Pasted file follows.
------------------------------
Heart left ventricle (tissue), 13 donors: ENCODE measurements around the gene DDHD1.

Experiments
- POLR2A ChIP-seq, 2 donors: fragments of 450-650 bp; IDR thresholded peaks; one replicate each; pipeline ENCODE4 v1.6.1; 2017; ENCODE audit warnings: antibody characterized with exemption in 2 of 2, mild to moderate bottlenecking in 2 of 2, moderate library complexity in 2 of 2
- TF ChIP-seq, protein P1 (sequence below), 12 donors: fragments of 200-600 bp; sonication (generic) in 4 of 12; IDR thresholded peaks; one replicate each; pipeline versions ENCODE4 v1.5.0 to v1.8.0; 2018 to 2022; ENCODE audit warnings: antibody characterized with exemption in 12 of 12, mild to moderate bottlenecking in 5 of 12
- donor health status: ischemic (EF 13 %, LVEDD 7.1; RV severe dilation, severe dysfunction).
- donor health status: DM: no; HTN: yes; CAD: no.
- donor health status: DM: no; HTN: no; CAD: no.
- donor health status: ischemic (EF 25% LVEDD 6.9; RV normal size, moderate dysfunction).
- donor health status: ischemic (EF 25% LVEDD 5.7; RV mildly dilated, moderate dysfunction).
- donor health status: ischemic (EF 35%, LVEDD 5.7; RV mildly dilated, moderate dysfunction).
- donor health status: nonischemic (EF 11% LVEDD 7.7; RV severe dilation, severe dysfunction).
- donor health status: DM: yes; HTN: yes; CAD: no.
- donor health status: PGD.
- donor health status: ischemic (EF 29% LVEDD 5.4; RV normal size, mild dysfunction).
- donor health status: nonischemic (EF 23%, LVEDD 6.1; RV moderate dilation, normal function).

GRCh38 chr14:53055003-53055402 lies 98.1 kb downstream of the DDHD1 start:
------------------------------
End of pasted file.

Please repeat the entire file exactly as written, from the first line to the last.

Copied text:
Heart left ventricle (tissue), 13 donors: ENCODE measurements around the gene DDHD1.

Experiments
- POLR2A ChIP-seq, 2 donors: fragments of 450-650 bp; IDR thresholded peaks; one replicate each; pipeline ENCODE4 v1.6.1; 2017; ENCODE audit warnings: antibody characterized with exemption in 2 of 2, mild to moderate bottlenecking in 2 of 2, moderate library complexity in 2 of 2
- TF ChIP-seq, protein P1 (sequence below), 12 donors: fragments of 200-600 bp; sonication (generic) in 4 of 12; IDR thresholded peaks; one replicate each; pipeline versions ENCODE4 v1.5.0 to v1.8.0; 2018 to 2022; ENCODE audit warnings: antibody characterized with exemption in 12 of 12, mild to moderate bottlenecking in 5 of 12
- donor health status: ischemic (EF 13 %, LVEDD 7.1; RV severe dilation, severe dysfunction).
- donor health status: DM: no; HTN: yes; CAD: no.
- donor health status: DM: no; HTN: no; CAD: no.
- donor health status: ischemic (EF 25% LVEDD 6.9; RV normal size, moderate dysfunction).
- donor health status: ischemic (EF 25% LVEDD 5.7; RV mildly dilated, moderate dysfunction).
- donor health status: ischemic (EF 35%, LVEDD 5.7; RV mildly dilated, moderate dysfunction).
- donor health status: nonischemic (EF 11% LVEDD 7.7; RV severe dilation, severe dysfunction).
- donor health status: DM: yes; HTN: yes; CAD: no.
- donor health status: PGD.
- donor health status: ischemic (EF 29% LVEDD 5.4; RV normal size, mild dysfunction).
- donor health status: nonischemic (EF 23%, LVEDD 6.1; RV moderate dilation, normal function).

GRCh38 chr14:53055003-53055402 lies 98.1 kb downstream of the DDHD1 start: